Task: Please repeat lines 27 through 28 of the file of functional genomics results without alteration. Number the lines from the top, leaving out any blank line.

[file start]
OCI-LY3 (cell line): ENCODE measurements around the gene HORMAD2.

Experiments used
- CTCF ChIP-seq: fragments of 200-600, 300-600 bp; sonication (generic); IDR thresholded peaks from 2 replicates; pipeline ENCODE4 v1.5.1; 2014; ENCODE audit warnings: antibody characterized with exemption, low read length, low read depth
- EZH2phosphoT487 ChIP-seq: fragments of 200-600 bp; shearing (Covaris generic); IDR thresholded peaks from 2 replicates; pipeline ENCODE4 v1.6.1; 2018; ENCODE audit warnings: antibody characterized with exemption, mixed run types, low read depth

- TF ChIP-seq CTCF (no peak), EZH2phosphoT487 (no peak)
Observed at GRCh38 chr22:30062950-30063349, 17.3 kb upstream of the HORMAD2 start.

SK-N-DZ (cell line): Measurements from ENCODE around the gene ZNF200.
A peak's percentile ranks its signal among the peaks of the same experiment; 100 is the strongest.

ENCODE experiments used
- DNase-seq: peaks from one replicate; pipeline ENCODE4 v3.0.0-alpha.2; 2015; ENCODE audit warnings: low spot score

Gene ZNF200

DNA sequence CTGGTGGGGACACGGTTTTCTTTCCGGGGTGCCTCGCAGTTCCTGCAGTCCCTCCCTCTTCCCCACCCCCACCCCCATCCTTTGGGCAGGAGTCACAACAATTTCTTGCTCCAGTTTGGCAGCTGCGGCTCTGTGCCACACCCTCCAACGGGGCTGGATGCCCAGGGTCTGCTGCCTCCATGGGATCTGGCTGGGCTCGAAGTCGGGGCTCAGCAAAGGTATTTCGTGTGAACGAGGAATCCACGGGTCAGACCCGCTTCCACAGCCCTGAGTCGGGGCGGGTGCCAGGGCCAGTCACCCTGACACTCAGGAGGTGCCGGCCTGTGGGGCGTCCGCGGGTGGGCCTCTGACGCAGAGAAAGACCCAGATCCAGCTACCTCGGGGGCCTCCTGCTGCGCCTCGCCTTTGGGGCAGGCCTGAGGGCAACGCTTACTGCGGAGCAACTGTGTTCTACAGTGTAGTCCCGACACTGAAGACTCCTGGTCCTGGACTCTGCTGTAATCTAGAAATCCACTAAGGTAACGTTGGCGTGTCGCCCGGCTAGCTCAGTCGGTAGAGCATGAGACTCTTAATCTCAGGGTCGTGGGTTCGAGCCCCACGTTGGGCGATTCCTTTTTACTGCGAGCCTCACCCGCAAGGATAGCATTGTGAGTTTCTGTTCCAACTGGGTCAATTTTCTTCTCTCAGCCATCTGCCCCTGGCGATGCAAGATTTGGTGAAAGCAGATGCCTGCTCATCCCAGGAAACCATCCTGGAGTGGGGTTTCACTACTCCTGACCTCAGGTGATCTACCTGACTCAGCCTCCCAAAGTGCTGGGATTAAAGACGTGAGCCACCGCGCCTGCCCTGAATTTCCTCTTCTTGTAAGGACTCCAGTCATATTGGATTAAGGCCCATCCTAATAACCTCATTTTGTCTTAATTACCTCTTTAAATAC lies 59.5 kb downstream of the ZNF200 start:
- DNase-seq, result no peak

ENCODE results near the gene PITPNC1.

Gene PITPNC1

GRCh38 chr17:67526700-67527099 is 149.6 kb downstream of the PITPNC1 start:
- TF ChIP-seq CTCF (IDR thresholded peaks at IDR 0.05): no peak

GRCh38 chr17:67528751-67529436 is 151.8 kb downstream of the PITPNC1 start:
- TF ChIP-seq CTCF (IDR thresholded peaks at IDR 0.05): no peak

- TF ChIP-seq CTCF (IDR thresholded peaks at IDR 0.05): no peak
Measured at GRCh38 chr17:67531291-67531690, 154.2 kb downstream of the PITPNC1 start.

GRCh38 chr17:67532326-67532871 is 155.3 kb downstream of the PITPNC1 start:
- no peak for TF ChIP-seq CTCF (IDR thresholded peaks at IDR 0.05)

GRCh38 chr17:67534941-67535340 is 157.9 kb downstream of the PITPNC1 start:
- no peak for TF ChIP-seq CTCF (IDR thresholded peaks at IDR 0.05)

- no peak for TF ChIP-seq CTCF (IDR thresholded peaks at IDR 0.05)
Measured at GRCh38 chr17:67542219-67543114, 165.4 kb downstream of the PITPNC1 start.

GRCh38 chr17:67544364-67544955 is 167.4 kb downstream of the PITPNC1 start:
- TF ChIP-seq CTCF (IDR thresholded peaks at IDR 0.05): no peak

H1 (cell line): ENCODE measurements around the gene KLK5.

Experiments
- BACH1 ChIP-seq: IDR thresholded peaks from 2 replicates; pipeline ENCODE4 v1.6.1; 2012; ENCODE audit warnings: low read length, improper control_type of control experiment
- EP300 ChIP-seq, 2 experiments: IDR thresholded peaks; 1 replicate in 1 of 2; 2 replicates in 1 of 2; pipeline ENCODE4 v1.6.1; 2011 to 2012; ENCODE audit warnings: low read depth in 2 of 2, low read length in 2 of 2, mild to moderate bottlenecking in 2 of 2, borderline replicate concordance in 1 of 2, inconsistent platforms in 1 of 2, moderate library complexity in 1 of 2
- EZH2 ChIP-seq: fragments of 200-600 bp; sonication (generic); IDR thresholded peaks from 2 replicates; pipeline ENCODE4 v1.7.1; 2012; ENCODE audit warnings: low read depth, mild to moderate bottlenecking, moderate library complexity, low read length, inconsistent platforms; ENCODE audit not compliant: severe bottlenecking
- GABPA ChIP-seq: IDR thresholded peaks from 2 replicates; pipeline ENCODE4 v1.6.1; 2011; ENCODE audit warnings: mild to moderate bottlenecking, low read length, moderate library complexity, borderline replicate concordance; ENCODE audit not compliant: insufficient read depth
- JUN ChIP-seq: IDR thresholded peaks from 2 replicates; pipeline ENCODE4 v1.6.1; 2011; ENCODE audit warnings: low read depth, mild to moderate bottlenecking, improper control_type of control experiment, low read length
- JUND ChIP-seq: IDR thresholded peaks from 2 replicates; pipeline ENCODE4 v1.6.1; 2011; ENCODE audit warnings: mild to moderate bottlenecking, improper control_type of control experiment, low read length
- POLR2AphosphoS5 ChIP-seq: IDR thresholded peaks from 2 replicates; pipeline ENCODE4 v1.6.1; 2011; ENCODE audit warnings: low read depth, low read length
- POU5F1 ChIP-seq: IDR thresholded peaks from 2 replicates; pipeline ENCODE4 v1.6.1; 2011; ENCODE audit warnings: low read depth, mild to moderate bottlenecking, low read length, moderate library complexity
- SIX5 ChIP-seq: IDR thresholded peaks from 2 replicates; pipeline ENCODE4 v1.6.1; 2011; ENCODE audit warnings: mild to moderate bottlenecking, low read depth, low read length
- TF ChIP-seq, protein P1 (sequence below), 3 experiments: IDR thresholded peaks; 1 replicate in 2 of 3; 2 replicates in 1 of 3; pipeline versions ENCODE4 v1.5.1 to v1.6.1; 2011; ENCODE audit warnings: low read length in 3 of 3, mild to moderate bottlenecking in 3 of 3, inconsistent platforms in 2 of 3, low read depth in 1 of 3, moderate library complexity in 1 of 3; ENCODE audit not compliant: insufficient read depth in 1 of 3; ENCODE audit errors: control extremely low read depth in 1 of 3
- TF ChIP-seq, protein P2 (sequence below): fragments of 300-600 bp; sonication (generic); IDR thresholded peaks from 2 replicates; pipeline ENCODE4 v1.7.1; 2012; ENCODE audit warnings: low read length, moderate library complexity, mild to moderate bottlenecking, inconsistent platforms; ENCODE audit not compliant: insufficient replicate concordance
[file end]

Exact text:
Measured at GRCh38 chr17:67542219-67543114, 165.4 kb downstream of the PITPNC1 start.

GRCh38 chr17:67544364-67544955 is 167.4 kb downstream of the PITPNC1 start: